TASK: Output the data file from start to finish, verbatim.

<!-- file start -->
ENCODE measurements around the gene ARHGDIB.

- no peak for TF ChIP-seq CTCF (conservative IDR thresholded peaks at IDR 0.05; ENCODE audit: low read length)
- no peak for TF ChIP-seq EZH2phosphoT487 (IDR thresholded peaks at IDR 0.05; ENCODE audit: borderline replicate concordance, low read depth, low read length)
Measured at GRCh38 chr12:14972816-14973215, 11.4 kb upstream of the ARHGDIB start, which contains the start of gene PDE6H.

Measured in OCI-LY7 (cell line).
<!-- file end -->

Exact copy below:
ENCODE measurements around the gene ARHGDIB.

- no peak for TF ChIP-seq CTCF (conservative IDR thresholded peaks at IDR 0.05; ENCODE audit: low read length)
- no peak for TF ChIP-seq EZH2phosphoT487 (IDR thresholded peaks at IDR 0.05; ENCODE audit: borderline replicate concordance, low read depth, low read length)
Measured at GRCh38 chr12:14972816-14973215, 11.4 kb upstream of the ARHGDIB start, which contains the start of gene PDE6H.

Measured in OCI-LY7 (cell line).